Metaphors from Scripture tend to be active and intrinsically link learner and teacher: if learners are viewed as sheep, the teacher is a shepherd; the seed or plant metaphor is linked to the gardener or farmer metaphor; pilgrim links with fellow pilgrim, disciple with guide. Exploring the seed/farmer metaphors yields further significant insights. If the farmer's goal is to produce a crop, what is the role of the farmer in the process? To prepare the soil, fertilize it, water the seeds and plants, and control weeds. Yet the farmer cannot cause the seed to grow. That growth comes from within the seed. The farmer can only prepare the environment in ways that will facilitate growth. This has meaningful parallels with the role of those who minister with children.
As volunteer teachers consider metaphors and their influence, they begin to see implications for their own teaching. Some learning activities - such as fill-in-the-blank workbooks, preformatted crafts, unscrambling memory verses, and Bible crossword puzzles - tend not to encourage children to wrestle with the meaning and application of biblical texts. Wise teachers use such activities sparingly.
When empowered by more active metaphors, teaching provides learners with continual interaction with the learning environment. It recognizes that children learn best through experiences they can make sense of and reflect on, and that they need to feel valued and accepted. We want children to realize that the Bible is a real book about God's involvement in the lives of real people whom he created and loved, who did real things at a real place at a certain time. These concepts are pilgrim-like. Learning in which teachers and learners are fellow pilgrims looks somewhat foreign, however, to most people involved in children's ministry. Chapter 12 further explores these types of learning experiences.
Metaphors and Children's Ministry Models
As we have seen, metaphors for teaching in children's ministry influence the relationship between the teacher, the learner, and the content that is God's Word. But there are also macrometaphors that influence the overall direction of a church's ministry with children. Although often more subtle or implicit, these metaphors tend to shape everything that is done, even without the awareness of the leadership staff. The dominant metaphor tends to become the ministry model.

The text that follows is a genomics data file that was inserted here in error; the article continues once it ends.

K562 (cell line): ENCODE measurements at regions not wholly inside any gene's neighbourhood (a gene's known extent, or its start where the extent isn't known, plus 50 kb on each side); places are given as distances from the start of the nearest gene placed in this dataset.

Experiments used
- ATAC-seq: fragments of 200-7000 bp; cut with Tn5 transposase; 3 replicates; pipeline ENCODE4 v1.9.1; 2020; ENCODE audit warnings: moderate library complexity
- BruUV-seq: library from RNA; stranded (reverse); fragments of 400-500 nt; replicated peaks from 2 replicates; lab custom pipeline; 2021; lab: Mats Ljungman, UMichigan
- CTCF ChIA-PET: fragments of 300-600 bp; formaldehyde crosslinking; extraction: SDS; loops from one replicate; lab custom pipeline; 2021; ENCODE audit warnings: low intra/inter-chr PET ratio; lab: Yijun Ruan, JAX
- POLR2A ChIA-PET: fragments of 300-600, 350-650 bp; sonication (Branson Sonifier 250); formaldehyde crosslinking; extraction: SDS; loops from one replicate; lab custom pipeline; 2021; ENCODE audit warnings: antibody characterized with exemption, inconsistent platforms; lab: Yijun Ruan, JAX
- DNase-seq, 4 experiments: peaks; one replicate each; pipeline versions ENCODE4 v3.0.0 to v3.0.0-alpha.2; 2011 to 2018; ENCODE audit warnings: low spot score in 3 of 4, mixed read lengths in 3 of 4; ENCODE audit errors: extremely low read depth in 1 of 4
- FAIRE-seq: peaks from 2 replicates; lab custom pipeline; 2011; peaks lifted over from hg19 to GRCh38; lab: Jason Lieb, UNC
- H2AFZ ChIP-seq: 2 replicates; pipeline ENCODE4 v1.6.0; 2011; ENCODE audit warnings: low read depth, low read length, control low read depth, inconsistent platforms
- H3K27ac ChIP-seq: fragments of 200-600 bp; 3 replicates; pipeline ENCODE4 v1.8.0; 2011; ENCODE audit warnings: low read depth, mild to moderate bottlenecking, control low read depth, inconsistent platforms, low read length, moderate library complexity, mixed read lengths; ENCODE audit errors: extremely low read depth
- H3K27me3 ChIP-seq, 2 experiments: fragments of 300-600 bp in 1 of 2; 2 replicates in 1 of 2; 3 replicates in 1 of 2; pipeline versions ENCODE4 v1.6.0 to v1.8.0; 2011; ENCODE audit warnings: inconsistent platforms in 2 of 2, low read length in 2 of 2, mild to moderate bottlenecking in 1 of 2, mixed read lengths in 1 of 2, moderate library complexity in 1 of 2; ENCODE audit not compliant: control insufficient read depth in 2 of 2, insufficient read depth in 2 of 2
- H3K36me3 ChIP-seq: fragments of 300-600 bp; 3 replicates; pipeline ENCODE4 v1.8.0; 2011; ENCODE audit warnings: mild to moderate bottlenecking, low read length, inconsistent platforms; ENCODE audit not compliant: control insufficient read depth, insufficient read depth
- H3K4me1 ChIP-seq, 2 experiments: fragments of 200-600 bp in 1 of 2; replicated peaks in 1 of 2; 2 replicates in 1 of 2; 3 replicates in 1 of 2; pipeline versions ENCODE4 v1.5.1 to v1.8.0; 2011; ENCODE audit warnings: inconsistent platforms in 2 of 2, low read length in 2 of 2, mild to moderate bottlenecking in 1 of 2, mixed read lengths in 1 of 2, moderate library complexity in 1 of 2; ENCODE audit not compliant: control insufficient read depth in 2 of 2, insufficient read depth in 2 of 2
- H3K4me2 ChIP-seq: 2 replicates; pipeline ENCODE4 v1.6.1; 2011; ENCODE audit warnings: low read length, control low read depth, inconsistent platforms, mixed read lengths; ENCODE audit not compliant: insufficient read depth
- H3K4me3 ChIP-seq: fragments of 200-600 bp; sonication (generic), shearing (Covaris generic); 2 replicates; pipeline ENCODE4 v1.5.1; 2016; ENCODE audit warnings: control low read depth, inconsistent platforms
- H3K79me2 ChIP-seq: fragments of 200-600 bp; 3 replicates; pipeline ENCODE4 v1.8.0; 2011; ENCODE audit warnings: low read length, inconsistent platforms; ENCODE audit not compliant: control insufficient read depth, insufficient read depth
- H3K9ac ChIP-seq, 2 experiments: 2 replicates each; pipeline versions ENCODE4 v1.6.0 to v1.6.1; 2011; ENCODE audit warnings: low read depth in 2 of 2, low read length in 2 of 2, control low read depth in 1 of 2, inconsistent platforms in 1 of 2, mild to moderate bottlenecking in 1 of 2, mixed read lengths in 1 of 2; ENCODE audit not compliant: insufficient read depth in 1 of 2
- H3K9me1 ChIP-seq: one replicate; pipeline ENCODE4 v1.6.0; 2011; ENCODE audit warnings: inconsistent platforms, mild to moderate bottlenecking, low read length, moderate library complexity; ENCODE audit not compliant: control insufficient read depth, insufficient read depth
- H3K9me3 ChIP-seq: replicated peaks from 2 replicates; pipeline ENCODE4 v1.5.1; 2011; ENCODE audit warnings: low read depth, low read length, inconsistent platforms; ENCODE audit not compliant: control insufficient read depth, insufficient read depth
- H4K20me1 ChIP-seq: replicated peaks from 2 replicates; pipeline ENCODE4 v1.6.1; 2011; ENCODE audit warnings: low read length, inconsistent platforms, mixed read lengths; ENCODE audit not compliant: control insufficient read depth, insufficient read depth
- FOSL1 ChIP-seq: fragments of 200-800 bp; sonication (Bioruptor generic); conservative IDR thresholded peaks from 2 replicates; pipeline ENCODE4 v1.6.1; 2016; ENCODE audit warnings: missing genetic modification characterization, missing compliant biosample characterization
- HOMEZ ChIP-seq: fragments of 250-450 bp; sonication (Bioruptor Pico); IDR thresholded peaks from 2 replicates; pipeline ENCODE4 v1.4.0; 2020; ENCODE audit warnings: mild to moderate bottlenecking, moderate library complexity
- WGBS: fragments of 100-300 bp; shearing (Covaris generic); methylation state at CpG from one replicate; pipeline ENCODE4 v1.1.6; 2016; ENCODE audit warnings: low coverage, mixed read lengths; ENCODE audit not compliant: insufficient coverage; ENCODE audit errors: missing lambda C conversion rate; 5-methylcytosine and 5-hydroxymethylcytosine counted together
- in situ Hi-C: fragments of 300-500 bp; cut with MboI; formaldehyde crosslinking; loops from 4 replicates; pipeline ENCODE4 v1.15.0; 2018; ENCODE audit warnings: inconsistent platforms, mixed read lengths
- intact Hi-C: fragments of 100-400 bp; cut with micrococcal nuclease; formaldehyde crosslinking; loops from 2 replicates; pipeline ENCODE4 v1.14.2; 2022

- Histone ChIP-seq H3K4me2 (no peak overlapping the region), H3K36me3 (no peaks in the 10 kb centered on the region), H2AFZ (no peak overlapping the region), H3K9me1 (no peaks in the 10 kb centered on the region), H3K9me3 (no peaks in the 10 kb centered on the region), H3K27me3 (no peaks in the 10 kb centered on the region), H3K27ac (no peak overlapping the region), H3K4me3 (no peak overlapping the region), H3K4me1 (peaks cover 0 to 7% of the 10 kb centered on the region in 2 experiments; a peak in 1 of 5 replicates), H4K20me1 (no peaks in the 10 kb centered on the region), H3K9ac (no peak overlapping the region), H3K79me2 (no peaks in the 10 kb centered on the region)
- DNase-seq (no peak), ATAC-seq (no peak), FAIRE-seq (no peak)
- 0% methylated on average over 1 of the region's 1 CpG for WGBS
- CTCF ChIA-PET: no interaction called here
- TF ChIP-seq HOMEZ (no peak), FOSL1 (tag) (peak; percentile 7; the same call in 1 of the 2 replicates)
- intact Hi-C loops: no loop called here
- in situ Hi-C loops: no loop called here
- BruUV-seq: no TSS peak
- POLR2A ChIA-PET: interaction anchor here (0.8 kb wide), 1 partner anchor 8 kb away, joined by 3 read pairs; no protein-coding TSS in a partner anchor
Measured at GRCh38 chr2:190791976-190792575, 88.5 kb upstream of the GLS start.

The wide range of models for children's ministry could be represented by many metaphors. Some currently prominent metaphors or models will be discussed in this section: School, Gold Star/Win a Prize, Carnival, Pilgrims' Journey, and Dance with God. The last two metaphors may be unfamiliar in many churches, but they have qualities that make them worthy of careful consideration.
For more than two hundred years the most widely used metaphor for ministry with children has been school - hence Sunday school. The metaphor became so pervasive that "school" crossed over from being a metaphor to being the reality. The way the Bible is taught in countless churches is synonymous with schooling. The architecture, organization, and practices of many churches' programs are very school-like. This includes an emphasis on learning content - in this case, the Bible. It must be noted that many public schools today offer dynamic, effective teaching and learning for children. However, in churches in which the School metaphor is dominant, the teaching often focuses on learning content without a context.
The educational wing of churches sometimes reflects factory-like efficiency. The area may be divided into classrooms, usually carefully age graded, with teachers and students sitting at tables. At the end of the school year, each grade moves to the next classroom and a new teacher. This process is reminiscent of a slow-moving assembly line as if children were on conveyor belts, to be made into "finished products" by eighth or ninth grade, when the "manufacturing" process is completed.
Carefully designed materials with unified themes and lesson plans were soon developed. They continue to be distributed widely, so that learners of the same age study the same lesson each week even if they live on opposite sides of the country. These materials, based on the Bible, are easy to follow so that even the novice teacher can feel successful. Questions are asked to ensure that "learning" is happening. Rewards often accompany correct answers. Weekly reviews and even quizzes attempt to motivate learning. The intent is to teach children the Bible so that they know it cognitively.
Many churches have no Sunday school during the summer; it is "vacation" time just as in regular school. In some churches Christian education ceases when a person "graduates" from Sunday school - when she or he has learned the Bible lessons in the curricular materials. The age of such termination varies from church to church. In some traditions it corresponds with confirmation.
Excerpted from CHILDREN MATTER by Scottie May Beth Posterski Catherine Stonehouse Linda Cannell Copyright © 2005 by Wm. B. Eerdmans Publishing Co..
Excerpted by permission.
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Excerpts are provided by Dial-A-Book Inc. solely for the personal use of visitors to this web site.
|Introduction : the story of a book|
|1||Metaphors shape ministry||3|
|2||Children in the Bible||26|
|3||Theology and children||47|
|4||The child's development||73|
|5||Historical roots of ministry with children||88|
|6||Children in context||115|
|7||Children in the faith community||126|
|8||Children in the family||150|
|9||Children and story||173|
|10||Children and curriculum||190|
|12||In learning and teaching||246|
|13||In specialized ministries||282|
|14||All children matter||311|
|A postlude - our prayer||353|